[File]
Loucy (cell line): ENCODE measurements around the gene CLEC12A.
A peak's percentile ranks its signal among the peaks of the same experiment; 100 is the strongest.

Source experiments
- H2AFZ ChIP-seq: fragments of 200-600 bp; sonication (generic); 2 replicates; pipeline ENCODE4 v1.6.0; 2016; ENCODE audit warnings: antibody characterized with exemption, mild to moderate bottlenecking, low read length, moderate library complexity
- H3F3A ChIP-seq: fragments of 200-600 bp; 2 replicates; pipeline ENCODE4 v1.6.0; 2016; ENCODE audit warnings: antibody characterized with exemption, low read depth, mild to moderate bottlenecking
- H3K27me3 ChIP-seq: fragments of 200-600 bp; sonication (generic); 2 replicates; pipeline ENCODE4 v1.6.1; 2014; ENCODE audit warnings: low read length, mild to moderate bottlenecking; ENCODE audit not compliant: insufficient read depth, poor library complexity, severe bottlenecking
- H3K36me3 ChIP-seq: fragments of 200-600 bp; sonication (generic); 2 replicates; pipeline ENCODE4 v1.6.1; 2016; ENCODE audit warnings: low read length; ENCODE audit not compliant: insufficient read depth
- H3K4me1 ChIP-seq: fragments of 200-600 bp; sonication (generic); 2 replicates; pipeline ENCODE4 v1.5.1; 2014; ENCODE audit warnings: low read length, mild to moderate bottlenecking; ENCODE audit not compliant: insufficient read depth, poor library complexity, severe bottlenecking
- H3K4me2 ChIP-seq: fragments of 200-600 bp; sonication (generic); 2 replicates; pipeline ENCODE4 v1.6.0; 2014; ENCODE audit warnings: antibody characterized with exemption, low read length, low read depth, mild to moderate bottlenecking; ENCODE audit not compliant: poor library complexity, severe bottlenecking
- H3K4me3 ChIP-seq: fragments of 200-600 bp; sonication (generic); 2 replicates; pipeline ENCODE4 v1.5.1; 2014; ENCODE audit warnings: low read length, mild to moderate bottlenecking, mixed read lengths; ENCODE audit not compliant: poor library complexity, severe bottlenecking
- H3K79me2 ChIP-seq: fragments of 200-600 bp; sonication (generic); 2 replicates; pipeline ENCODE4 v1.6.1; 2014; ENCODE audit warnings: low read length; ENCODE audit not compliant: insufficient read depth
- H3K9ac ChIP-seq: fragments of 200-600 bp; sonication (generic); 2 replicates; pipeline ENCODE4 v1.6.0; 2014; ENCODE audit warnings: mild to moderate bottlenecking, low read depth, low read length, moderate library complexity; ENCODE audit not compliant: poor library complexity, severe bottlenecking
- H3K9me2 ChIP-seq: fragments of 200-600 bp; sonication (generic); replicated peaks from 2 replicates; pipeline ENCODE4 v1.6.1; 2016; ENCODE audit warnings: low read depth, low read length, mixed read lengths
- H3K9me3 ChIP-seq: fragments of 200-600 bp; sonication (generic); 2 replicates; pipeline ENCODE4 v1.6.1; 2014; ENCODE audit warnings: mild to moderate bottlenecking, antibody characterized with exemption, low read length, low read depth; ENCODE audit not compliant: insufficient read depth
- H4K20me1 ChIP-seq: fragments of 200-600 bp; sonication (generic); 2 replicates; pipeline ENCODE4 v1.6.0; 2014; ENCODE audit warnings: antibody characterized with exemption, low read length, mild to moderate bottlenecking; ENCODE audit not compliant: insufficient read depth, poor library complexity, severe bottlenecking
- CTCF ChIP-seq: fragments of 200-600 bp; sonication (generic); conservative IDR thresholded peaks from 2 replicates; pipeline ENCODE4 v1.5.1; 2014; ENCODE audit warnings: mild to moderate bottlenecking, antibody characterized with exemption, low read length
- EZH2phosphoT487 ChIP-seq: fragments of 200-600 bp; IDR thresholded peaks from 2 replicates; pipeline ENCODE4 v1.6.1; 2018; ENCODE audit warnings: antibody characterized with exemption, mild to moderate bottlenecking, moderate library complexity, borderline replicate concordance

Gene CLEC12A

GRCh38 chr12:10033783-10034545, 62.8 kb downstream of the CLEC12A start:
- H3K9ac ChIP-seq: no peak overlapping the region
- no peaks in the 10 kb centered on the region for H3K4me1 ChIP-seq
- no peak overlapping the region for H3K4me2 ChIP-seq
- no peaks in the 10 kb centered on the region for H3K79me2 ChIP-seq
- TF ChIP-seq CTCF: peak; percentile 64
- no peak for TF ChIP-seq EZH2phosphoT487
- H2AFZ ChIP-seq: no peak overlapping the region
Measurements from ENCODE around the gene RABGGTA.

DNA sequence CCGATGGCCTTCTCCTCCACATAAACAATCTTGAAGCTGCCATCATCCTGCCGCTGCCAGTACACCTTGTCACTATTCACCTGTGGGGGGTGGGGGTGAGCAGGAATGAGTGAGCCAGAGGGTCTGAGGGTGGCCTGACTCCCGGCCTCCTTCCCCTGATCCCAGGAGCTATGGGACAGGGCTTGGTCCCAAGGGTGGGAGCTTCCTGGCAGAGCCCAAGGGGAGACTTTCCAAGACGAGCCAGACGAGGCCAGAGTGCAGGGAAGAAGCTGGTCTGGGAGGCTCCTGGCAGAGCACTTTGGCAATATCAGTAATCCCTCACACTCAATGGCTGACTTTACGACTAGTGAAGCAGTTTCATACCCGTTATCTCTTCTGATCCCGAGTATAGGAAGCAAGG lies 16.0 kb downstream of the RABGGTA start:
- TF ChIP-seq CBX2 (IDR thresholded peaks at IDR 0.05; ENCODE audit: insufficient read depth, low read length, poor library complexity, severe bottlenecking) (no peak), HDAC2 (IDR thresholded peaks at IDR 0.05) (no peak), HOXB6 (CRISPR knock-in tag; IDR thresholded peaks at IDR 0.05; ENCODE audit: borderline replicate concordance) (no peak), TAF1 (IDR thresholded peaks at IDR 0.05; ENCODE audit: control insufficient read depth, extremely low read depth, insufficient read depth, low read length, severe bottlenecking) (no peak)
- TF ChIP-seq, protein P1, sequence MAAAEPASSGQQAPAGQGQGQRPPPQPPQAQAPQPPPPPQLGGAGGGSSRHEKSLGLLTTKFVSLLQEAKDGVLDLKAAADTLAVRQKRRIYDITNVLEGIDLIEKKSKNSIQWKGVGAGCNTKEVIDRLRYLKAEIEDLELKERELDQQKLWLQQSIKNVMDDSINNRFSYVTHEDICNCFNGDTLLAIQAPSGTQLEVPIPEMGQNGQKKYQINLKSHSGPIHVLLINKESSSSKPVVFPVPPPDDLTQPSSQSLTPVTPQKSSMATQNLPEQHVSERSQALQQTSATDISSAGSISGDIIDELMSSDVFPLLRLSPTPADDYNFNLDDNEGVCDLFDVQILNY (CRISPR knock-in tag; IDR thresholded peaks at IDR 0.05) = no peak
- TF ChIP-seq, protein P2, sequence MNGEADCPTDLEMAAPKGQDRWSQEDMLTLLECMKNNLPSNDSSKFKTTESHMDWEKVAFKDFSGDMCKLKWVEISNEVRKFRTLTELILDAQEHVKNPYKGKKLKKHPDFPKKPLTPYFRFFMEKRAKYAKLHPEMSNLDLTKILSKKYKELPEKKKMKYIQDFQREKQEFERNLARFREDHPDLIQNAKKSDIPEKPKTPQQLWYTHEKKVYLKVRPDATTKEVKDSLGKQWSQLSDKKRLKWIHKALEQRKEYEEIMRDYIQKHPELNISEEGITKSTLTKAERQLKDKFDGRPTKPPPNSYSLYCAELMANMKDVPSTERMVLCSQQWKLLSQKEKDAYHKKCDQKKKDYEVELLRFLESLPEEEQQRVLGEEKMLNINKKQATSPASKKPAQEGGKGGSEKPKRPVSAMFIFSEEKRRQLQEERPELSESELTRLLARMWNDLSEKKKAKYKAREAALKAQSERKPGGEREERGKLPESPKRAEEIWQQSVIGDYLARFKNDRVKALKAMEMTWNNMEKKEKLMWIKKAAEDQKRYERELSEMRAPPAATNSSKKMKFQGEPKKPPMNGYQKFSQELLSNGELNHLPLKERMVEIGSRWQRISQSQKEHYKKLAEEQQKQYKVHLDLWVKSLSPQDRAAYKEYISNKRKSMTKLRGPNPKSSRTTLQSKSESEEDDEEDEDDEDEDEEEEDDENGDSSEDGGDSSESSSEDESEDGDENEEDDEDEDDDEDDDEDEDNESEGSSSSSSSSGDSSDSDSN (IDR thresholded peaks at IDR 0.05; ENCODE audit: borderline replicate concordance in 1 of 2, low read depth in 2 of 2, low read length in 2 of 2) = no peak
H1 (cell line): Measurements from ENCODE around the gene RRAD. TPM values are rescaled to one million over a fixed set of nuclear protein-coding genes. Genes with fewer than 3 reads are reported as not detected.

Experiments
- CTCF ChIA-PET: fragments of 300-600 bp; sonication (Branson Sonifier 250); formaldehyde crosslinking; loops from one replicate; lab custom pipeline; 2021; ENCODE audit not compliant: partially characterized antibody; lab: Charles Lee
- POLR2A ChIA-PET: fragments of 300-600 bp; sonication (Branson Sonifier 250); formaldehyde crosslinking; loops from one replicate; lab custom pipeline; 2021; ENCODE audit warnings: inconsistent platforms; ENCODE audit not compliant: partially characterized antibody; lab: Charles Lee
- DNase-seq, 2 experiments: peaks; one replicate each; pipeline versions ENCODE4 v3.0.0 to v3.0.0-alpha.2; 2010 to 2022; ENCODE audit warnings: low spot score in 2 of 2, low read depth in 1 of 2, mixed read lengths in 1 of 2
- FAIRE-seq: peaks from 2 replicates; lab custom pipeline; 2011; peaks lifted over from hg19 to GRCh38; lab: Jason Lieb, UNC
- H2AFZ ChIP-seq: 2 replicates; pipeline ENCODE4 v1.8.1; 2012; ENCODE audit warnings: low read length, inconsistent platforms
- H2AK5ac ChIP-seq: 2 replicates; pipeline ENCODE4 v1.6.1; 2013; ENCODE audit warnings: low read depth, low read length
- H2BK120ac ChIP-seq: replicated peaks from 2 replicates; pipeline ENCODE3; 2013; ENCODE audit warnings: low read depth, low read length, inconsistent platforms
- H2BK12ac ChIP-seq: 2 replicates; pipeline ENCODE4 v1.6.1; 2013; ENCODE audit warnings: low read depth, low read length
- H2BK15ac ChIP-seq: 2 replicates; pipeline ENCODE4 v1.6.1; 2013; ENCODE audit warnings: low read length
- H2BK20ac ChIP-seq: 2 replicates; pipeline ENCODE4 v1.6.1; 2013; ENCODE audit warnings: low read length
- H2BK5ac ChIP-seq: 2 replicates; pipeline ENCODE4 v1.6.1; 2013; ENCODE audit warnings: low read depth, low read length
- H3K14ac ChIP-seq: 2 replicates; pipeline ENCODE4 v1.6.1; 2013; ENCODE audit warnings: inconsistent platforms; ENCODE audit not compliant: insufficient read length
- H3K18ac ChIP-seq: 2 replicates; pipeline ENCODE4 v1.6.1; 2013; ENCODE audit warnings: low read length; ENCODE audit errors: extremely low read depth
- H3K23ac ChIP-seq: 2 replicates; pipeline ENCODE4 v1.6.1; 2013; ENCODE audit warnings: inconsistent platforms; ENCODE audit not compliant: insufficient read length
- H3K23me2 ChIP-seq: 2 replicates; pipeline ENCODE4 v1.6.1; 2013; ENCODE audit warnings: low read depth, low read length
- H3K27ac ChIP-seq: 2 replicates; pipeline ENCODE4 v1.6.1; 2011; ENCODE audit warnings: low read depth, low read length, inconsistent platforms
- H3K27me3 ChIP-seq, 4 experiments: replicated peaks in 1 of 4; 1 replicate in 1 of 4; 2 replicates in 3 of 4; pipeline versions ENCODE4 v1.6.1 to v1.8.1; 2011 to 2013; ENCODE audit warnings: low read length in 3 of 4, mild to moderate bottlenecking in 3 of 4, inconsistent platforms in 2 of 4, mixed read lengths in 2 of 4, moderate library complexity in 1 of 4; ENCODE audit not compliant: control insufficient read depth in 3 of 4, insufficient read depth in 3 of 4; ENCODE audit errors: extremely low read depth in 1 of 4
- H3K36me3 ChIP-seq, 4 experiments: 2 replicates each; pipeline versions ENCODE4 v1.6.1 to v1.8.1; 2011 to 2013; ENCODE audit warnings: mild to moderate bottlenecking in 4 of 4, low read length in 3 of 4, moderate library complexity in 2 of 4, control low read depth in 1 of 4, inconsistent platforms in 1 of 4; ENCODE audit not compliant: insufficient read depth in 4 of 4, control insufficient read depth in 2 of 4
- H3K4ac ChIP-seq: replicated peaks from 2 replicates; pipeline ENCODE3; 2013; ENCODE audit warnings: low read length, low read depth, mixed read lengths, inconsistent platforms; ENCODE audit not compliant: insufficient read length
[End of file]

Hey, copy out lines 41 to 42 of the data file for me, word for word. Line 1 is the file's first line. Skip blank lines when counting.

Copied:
- H2BK12ac ChIP-seq: 2 replicates; pipeline ENCODE4 v1.6.1; 2013; ENCODE audit warnings: low read depth, low read length
- H2BK15ac ChIP-seq: 2 replicates; pipeline ENCODE4 v1.6.1; 2013; ENCODE audit warnings: low read length